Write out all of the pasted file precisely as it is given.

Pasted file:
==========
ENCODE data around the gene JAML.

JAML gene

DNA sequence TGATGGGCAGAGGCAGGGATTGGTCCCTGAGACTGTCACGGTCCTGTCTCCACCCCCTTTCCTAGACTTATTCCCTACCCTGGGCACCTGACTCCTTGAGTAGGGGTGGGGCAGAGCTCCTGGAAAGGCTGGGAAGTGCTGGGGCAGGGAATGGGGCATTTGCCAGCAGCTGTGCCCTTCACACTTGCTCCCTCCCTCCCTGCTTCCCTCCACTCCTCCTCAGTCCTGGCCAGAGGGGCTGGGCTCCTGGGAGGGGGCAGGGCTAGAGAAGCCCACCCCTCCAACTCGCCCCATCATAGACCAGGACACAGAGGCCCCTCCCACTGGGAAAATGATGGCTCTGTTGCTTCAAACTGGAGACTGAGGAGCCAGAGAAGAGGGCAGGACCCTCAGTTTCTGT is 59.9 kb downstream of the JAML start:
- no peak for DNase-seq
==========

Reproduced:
ENCODE data around the gene JAML.

JAML gene

DNA sequence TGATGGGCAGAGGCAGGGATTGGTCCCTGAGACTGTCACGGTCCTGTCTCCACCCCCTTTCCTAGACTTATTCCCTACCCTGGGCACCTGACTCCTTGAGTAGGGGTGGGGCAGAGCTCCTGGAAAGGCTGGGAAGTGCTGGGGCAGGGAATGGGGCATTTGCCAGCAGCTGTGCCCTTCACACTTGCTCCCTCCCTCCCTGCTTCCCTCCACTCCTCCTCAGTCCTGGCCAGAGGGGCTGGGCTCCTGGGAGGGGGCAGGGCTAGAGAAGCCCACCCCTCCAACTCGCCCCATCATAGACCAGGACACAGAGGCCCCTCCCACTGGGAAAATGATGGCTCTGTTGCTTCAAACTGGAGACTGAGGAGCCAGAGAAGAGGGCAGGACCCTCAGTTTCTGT is 59.9 kb downstream of the JAML start:
- no peak for DNase-seq